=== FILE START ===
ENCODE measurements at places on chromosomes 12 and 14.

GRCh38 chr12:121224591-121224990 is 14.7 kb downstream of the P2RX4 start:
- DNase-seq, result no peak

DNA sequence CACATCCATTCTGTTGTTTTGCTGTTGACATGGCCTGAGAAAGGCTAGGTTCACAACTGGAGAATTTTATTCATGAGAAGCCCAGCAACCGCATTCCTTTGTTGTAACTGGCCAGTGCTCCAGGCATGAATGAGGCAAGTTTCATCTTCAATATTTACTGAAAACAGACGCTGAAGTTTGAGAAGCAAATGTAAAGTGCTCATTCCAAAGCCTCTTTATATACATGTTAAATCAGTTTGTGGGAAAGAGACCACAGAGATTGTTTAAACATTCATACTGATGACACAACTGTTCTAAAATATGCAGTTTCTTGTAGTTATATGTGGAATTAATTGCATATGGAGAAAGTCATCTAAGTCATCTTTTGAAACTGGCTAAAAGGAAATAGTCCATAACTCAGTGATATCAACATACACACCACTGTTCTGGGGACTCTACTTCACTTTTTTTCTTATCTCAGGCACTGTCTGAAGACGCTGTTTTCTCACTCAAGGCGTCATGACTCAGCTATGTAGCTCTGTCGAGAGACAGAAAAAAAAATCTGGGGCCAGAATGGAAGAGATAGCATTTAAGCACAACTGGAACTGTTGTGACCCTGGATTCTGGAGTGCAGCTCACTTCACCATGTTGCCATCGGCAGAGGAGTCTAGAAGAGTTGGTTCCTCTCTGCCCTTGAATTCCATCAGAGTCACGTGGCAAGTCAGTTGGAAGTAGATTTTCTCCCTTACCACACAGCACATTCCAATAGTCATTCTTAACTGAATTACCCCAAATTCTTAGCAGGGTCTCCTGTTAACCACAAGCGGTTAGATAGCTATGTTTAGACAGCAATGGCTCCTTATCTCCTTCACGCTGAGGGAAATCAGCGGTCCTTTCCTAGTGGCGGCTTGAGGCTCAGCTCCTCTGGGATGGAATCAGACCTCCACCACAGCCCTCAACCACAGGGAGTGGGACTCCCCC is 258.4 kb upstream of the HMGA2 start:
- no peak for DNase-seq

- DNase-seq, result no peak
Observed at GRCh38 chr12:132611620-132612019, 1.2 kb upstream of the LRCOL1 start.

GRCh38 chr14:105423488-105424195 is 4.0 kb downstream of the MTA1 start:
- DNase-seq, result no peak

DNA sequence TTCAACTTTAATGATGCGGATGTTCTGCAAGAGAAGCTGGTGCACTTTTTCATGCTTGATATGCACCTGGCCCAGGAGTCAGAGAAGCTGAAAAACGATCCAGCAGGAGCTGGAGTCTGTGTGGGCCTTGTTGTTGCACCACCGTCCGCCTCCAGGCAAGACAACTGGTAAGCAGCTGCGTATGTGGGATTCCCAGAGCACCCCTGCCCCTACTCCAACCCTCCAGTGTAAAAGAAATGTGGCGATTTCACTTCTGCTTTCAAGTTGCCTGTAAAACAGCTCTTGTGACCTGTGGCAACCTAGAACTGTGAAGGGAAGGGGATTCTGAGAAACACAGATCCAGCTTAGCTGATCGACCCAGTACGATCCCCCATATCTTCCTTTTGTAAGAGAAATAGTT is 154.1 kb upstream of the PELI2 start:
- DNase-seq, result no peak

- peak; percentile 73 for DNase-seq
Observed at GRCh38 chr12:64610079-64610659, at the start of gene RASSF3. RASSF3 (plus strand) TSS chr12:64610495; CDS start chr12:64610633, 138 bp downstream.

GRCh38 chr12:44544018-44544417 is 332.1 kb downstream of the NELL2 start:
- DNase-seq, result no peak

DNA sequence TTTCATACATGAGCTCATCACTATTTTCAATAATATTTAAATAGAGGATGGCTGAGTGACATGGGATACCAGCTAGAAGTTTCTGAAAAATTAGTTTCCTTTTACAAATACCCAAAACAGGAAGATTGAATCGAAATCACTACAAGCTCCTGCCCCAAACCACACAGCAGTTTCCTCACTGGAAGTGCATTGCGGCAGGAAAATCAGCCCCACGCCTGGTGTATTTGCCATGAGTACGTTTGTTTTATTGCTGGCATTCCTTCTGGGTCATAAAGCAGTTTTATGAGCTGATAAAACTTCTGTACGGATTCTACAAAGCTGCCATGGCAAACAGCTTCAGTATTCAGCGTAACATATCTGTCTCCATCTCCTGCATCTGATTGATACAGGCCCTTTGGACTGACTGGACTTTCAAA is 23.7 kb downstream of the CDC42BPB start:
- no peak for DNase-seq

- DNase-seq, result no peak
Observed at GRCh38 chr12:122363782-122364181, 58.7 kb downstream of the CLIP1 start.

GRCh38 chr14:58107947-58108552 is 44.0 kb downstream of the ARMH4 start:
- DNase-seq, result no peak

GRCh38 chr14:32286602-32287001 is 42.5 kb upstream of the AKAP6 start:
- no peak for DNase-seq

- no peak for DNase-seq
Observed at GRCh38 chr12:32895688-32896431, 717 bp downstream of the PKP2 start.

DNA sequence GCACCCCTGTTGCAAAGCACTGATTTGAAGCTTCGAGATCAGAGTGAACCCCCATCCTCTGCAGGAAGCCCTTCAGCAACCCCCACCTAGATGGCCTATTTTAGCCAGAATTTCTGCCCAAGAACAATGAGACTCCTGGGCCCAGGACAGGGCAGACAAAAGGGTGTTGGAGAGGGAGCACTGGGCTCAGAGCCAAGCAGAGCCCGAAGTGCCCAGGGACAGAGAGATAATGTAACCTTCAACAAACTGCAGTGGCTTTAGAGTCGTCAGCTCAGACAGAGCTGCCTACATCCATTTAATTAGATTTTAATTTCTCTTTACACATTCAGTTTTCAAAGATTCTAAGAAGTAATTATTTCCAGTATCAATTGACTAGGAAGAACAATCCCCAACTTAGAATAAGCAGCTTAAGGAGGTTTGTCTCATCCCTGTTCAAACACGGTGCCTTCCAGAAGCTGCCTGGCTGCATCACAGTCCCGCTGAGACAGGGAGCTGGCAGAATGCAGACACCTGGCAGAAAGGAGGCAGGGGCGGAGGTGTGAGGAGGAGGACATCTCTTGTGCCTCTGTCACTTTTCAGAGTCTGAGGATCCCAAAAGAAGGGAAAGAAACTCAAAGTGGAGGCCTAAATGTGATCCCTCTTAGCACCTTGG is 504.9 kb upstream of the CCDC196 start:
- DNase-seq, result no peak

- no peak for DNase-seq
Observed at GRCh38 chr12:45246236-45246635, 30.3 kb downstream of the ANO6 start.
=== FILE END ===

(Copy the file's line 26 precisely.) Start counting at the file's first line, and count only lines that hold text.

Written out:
DNA sequence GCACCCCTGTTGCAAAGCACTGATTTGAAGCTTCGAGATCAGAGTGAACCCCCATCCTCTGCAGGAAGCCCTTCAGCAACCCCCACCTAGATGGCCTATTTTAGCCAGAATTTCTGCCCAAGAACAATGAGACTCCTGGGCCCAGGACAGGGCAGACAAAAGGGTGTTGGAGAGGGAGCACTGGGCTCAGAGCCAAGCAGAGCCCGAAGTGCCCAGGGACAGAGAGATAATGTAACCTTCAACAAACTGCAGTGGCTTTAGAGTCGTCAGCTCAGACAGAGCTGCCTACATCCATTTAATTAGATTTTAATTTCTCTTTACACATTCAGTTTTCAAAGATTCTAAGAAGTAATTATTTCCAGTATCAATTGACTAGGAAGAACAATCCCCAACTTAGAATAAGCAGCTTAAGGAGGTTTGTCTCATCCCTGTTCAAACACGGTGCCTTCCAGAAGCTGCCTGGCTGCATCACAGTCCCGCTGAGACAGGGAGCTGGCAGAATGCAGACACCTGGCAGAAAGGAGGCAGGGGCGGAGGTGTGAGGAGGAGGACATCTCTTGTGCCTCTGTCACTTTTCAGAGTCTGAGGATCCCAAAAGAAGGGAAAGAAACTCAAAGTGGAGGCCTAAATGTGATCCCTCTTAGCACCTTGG is 504.9 kb upstream of the CCDC196 start: